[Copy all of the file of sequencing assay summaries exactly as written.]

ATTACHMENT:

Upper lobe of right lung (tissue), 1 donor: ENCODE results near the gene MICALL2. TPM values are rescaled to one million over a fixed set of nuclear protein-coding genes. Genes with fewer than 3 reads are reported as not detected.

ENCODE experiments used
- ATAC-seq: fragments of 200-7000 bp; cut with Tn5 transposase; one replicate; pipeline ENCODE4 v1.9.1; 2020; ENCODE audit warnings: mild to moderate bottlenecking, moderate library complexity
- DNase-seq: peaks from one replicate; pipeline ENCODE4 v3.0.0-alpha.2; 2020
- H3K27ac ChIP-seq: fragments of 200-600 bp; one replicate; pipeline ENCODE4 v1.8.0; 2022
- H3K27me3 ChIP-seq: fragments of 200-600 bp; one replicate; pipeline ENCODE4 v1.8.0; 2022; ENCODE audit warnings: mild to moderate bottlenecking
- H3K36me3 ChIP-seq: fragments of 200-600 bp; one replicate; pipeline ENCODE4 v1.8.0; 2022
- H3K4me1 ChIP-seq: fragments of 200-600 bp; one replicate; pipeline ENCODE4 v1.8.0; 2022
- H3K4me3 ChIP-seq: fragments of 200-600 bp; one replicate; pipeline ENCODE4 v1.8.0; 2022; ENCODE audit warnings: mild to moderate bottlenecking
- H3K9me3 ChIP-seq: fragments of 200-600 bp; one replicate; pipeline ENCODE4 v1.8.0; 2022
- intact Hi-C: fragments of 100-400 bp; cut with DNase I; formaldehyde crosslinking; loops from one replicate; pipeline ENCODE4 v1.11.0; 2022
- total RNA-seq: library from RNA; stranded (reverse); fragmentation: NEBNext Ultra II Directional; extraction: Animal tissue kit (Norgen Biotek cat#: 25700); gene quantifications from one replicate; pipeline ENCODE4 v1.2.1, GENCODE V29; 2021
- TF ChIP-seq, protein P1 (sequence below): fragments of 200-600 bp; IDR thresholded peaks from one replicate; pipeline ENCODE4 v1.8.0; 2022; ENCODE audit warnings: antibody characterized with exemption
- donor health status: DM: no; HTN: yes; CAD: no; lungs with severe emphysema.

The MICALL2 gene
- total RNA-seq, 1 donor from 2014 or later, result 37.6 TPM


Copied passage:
Upper lobe of right lung (tissue), 1 donor: ENCODE results near the gene MICALL2. TPM values are rescaled to one million over a fixed set of nuclear protein-coding genes. Genes with fewer than 3 reads are reported as not detected.

ENCODE experiments used
- ATAC-seq: fragments of 200-7000 bp; cut with Tn5 transposase; one replicate; pipeline ENCODE4 v1.9.1; 2020; ENCODE audit warnings: mild to moderate bottlenecking, moderate library complexity
- DNase-seq: peaks from one replicate; pipeline ENCODE4 v3.0.0-alpha.2; 2020
- H3K27ac ChIP-seq: fragments of 200-600 bp; one replicate; pipeline ENCODE4 v1.8.0; 2022
- H3K27me3 ChIP-seq: fragments of 200-600 bp; one replicate; pipeline ENCODE4 v1.8.0; 2022; ENCODE audit warnings: mild to moderate bottlenecking
- H3K36me3 ChIP-seq: fragments of 200-600 bp; one replicate; pipeline ENCODE4 v1.8.0; 2022
- H3K4me1 ChIP-seq: fragments of 200-600 bp; one replicate; pipeline ENCODE4 v1.8.0; 2022
- H3K4me3 ChIP-seq: fragments of 200-600 bp; one replicate; pipeline ENCODE4 v1.8.0; 2022; ENCODE audit warnings: mild to moderate bottlenecking
- H3K9me3 ChIP-seq: fragments of 200-600 bp; one replicate; pipeline ENCODE4 v1.8.0; 2022
- intact Hi-C: fragments of 100-400 bp; cut with DNase I; formaldehyde crosslinking; loops from one replicate; pipeline ENCODE4 v1.11.0; 2022
- total RNA-seq: library from RNA; stranded (reverse); fragmentation: NEBNext Ultra II Directional; extraction: Animal tissue kit (Norgen Biotek cat#: 25700); gene quantifications from one replicate; pipeline ENCODE4 v1.2.1, GENCODE V29; 2021
- TF ChIP-seq, protein P1 (sequence below): fragments of 200-600 bp; IDR thresholded peaks from one replicate; pipeline ENCODE4 v1.8.0; 2022; ENCODE audit warnings: antibody characterized with exemption
- donor health status: DM: no; HTN: yes; CAD: no; lungs with severe emphysema.

The MICALL2 gene
- total RNA-seq, 1 donor from 2014 or later, result 37.6 TPM